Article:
Nobody will ever concede before the games are played, but this season, the Riverkings are just too tough.
The same was thought to be the case with the Chicago Cougars who defeated the Ducks by a combined score of 20-1 on the opening weekend of the season. So, when the Ducks skated into an overtime period, locked in a 2-2 draw with the Cougars on the road, Jan. 22 it was a pleasant surprise for Ducks fans and a flat-out shock for the Cougars.
Adam Brown and Liam Hogan scored the goals against the Cougars with assists for Luke Marks and Kanyn Rogers.
Consider the fact the Cougars did not have league-leading scorer Jozef Martancik or recently added OHL defender and legit NHL Draft prospect Simon Motew in their lineup when they faced the Ducks in September and – on paper – this is an improved Chicago team. But the Ducks gave them a legit battle in this game and that is a testament to both the never-say-die attitude of the team and improvements the team has made at virtually every position since dropping its first 26-games of the season.
Next up is an opponent the Ducks have also always had a tough time with. The Moose have been among the front runners in the USPHL’s Midwest-West Division since joining the loop and have twice made quick work of the Ducks in the post season.
The Moose used a pair of wins against Hudson Havoc on the weekend to slip into second place in the Division on the weekend and they actually sit just four points behind the Riverkings with a game in hand. They carry an eight game winning streak into the weekend set in Spooner and also picked up lopsided wins against a different Ducks team earlier this season.
The point against the Cougars pushed the Ducks out of the bottom spot in the division for the first time this season last week as they slipped by the Rum River Mallards into the eighth and final playoff position.
However, the Mallards grabbed the spot back snapping a nine-game losing streak on Friday night with a 2-1 overtime win against the seventh place Rochester Vipers. The Mallards have dropped another pair since then, but they lead the Ducks by a point. Ironically, the game winner scored against the Vipers was an overtime goal by Noe Ben-Salem a former Ducks’ player who has been with the Mallards since just before the Christmas Break.
The Ducks have two games left to play against the Mallards which could decide the final playoff spot (as well as the winners of the Inaugural ‘Ducks Cup’), but the Mallards have five extra games to play, including two more against the Vipers who could be pulled back into a three-way race for two playoff spots in the next few weeks.
What’s left for the Ducks – 9 games.
@Minnesota Moose (Spooner) – 2 (Feb. 5-6)
Vs. Rochester Vipers – 1 (Feb. 7 at Lake Delton Ice Arena)
Vs. Minnesota Blue Ox – 2 (Feb. 19-20 at Lake Delton Ice Arena)
@Minnesota Mullets – 2 (Augsburg University Ice Arena.)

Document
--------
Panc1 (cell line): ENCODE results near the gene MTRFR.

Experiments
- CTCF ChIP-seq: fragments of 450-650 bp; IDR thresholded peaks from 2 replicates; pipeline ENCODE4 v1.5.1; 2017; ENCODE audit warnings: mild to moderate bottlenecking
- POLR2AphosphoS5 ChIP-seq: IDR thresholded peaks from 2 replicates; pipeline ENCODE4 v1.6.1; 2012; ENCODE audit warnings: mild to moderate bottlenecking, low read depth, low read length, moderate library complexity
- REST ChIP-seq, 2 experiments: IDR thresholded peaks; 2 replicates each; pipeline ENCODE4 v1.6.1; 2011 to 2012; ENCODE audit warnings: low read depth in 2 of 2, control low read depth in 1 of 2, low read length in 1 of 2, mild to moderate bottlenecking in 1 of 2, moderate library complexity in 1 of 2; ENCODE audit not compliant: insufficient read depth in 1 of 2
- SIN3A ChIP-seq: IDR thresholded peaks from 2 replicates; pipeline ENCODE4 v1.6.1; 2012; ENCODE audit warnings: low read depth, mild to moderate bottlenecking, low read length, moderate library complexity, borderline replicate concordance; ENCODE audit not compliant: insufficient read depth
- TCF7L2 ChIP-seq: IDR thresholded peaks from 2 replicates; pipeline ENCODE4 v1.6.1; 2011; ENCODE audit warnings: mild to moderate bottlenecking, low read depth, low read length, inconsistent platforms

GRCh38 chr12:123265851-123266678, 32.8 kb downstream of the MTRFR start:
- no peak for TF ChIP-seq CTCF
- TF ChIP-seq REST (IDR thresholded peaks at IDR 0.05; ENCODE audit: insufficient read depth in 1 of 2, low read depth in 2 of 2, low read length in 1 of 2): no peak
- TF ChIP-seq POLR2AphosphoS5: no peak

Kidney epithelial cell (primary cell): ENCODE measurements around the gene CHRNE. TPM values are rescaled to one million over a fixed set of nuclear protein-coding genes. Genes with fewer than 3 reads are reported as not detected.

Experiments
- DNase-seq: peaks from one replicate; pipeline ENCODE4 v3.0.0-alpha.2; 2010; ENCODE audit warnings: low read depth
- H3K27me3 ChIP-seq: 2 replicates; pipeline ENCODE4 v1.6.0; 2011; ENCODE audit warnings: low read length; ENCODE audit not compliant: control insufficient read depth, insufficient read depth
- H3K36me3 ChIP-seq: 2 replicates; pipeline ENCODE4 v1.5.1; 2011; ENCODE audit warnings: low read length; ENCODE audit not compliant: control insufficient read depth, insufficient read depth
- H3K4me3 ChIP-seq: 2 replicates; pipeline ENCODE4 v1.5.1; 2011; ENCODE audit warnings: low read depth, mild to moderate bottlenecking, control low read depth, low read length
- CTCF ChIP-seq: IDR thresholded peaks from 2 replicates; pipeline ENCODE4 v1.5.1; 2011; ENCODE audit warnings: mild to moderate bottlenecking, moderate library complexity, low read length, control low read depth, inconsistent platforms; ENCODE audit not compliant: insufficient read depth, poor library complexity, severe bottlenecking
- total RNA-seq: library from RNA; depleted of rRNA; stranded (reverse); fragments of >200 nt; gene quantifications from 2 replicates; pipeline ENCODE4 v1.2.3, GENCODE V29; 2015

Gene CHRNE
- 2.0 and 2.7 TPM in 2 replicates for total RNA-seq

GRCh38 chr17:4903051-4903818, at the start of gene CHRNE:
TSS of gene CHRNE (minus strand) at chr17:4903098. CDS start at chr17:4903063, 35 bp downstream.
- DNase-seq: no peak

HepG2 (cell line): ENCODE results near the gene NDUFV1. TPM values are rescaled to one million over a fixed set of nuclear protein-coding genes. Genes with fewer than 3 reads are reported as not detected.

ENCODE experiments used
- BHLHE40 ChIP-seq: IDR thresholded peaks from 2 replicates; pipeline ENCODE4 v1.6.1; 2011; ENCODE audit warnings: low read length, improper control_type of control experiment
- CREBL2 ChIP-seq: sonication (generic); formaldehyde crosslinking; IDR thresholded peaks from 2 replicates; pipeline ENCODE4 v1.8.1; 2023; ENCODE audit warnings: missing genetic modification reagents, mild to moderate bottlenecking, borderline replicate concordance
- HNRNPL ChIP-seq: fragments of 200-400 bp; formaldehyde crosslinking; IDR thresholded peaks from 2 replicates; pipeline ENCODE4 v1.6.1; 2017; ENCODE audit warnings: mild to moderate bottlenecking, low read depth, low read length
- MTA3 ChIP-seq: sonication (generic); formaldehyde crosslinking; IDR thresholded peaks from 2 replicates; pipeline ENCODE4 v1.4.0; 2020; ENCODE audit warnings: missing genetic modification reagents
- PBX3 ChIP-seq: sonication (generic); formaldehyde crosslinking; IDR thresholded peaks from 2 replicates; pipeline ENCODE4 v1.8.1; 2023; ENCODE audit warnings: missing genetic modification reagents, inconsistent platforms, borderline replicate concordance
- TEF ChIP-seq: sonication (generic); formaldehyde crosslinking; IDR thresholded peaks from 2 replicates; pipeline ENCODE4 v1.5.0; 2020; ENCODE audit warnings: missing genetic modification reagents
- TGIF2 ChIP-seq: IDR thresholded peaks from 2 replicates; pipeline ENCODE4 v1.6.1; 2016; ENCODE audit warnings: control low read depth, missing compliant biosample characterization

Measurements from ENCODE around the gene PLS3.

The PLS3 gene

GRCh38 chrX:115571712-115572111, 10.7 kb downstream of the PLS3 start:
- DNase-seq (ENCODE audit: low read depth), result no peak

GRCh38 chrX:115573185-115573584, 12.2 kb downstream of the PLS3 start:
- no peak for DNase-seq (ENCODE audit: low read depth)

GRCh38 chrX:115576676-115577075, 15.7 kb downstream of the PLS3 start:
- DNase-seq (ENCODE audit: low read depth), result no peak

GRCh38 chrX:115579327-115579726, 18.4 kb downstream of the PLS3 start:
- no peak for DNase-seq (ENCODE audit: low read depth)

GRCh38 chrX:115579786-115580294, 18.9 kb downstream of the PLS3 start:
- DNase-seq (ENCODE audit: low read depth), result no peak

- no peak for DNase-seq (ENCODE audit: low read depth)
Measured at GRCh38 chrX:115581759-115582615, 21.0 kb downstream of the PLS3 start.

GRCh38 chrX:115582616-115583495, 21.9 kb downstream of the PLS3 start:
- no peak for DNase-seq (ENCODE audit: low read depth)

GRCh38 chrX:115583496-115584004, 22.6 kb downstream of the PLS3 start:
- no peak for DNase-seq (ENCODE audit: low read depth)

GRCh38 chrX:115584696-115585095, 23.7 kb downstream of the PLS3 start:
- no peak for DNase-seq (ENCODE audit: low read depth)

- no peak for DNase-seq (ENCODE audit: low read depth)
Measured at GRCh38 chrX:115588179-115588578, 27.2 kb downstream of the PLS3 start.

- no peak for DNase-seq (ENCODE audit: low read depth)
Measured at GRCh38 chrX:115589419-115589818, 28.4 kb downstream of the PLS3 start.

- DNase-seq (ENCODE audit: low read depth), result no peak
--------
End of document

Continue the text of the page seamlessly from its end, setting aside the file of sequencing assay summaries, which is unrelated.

The Dells Ducks collected their first home win of the 2020-21 USPHL regular season Sunday, turning in its most impressive 60-minutes at the Lake Delton Ice Arena on an emotional night and in front of a large crowd.
The effort and the 3-1 win couldn’t have been better timed as the Ducks welcomed the Rum River Mallards to the Lake Delton Ice Arena with a win that moved them into a tie for the eighth and final USPHL Premier Midwest-West playoff position.
Players, team management and fans paid tribute to Kelly Morris, the team’s first fan with a brief, but touching pre-game ceremony as Morris unfortunately passed away earlier in the week. Kelly’s family and many friends were on hand for the game, just hours after his funeral.
The victory confirmed the Ducks’ play at the Chicago Showcase just before the Christmas Break was not a mirage. The team entered the tournament with a record of 0-26-0-0 but have now picked up wins in three of its past five games and have been beaten in regulation just once.
Team captain Luke Marks switched from forward to defense at the beginning of the season but a December facelift saw a short-staffed and shell shocked D-Corps revitalized and deepened to the point that Marks started Sunday night on the wing of the team’s opening line.
Marks celebrated his first night ‘up front’ snapping the game winning goal home just before the halfway mark of the opening period. The goal gave the Ducks a 2-0 lead after Jayden Tkaczuk notched the opening goal, his team-leading 10th of the season a little more than three minutes prior.
Bryce Jacobsen was the set-up man on both goals. Playing in just his 14th game of the season, Jacobsen has collected nine points and moved into a tie for fourth overall in team scoring.
Marks added another, his fourth of the season in the middle period, this time accepting help from defenseman John Urgo and Mason Friedrichs who collected his first point as a Duck.
With the win, the Ducks boosted its overall record to 3-27-1 on the season, sliding into a tie in points with the same Mallards. The Ducks however have played 11 more games than the Mallards. The team will enjoy a rare weekend off coming up, then heads back into action against the Chicago Cougars on the road.
Ducks next home game is scheduled for Feb. 7 when the Rochester Vipers pay a visit.